– an analysis of the challenges for maintenance and renewal of the partly–privatised estates;.

– an analysis of the institutional, organisational, cultural, social and financial problems of management;.

– policies and (innovative) practices that have been or are being implemented to deal with these problems..

Section 3: Case study.

Describes one or more case studies of partly privatised estates. These cases may be selected on the basis of their representation of common problems and/or solutions in country X and/or on the basis of the innovative best practice approach that has been undertaken to deal with the problems. The section about the case study will consist of:.

– a description the estate (quality, division according to tenure, price, position on the housing market);.

– a reflection on the privatisation process (pace, background, conditions);.

– a description of social, functional and technical problems that occur in the estate and the problems of management, maintenance and renewal;.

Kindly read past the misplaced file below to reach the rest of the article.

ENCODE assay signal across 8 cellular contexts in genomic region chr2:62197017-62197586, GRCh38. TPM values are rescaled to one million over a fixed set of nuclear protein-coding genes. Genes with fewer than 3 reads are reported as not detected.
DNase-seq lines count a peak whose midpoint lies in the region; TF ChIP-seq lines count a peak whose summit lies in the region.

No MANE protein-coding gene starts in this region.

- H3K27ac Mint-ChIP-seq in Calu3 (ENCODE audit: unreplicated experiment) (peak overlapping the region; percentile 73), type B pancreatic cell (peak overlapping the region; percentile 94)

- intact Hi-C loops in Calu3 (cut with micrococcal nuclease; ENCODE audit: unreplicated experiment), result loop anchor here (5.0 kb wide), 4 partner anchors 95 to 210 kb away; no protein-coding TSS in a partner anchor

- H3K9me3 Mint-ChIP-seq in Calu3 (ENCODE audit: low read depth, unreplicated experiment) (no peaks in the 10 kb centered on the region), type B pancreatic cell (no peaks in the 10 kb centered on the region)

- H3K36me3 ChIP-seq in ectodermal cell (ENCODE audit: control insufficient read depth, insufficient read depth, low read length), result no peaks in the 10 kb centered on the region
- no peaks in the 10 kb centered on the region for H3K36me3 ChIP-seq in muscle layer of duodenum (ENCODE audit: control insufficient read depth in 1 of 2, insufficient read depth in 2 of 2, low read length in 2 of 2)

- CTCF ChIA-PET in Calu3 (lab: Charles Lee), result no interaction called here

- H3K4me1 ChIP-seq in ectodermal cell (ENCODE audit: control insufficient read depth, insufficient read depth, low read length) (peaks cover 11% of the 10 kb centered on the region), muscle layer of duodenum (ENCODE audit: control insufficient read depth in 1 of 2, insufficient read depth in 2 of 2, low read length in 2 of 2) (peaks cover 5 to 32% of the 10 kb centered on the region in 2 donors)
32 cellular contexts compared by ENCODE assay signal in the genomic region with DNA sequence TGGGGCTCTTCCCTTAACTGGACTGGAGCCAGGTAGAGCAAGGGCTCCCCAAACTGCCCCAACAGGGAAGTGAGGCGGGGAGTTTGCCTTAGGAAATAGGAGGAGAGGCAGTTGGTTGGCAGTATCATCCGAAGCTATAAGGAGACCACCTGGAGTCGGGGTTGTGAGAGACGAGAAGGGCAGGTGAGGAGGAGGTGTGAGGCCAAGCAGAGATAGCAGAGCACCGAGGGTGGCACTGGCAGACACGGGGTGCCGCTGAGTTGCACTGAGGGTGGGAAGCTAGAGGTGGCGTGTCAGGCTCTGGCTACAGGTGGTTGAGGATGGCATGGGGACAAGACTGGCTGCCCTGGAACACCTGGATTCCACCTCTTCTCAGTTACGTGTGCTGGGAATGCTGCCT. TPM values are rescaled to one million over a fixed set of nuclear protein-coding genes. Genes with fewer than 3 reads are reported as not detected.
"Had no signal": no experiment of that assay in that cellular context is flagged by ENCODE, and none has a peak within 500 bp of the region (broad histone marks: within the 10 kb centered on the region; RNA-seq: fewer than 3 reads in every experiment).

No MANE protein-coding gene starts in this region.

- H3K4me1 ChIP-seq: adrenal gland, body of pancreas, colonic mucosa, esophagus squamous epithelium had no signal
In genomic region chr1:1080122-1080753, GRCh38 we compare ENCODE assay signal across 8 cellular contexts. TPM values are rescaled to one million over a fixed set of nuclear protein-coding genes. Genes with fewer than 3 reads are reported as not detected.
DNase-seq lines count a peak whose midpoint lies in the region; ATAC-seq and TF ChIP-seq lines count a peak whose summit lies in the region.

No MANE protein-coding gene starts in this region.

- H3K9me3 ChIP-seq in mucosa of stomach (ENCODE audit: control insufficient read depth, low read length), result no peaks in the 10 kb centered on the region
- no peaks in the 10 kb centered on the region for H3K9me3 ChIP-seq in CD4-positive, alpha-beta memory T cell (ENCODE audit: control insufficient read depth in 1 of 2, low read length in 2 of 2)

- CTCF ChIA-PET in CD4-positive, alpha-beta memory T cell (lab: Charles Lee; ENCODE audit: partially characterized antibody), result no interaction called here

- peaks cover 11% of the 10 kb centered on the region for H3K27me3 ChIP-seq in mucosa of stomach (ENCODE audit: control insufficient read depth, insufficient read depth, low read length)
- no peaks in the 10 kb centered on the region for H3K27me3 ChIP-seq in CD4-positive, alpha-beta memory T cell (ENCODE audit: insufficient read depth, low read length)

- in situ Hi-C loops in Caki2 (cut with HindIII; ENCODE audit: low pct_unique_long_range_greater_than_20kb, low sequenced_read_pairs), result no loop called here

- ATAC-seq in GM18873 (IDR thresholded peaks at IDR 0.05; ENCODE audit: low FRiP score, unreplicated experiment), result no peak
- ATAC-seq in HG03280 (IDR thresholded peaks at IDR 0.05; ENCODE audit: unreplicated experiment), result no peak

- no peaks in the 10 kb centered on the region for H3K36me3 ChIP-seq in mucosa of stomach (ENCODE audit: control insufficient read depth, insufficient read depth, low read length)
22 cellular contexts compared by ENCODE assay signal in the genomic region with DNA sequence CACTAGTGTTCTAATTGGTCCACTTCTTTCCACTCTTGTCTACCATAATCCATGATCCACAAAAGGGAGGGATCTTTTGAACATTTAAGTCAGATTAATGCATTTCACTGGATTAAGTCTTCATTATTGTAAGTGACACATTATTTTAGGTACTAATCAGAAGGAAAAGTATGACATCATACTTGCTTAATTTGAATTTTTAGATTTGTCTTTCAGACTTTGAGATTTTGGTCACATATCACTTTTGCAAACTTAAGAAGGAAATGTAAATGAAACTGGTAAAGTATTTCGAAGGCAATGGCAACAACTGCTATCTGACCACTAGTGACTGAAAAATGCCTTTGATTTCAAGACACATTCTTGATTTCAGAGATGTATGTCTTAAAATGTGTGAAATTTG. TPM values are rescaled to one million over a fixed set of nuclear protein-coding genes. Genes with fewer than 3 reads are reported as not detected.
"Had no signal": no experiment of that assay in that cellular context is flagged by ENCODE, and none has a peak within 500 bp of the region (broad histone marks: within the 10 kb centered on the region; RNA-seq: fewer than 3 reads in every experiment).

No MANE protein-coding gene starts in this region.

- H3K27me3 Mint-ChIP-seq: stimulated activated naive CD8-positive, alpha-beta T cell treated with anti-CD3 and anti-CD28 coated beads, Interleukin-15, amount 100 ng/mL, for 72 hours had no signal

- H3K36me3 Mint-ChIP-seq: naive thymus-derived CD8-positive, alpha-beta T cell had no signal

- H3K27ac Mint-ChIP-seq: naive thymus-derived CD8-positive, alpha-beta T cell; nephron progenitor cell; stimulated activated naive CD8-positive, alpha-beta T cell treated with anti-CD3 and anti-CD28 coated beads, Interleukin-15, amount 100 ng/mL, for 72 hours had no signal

– a reflection on to what extent the above problems are caused or increased by the privatisation;.

– a reflection on the initiatives that have been and will be undertaken to cope with the problems and their (expected) success..

Section 4: Conclusion.

Contains a brief summary of the chapter plus an outlook for the future problems/challenges.

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"It is very interesting to read about the background and consequences of public housing privatisation in all these countries . . . That said, the editors present a very useful reference book on housing privatisation and management across countries. Keeping in mind their caveat that the book is strictly explorative in nature, it can certainly be considered a good basis for some more fundamental work on the topic in the future." (Journal Housing & the Built Environment, 2011)

"This book is worth reading for scholars and researchers as well as for practitioners. The volume sheds considerable light on the consequences of privatisation of public housing." (International Journal of Housing Policy, September 2010)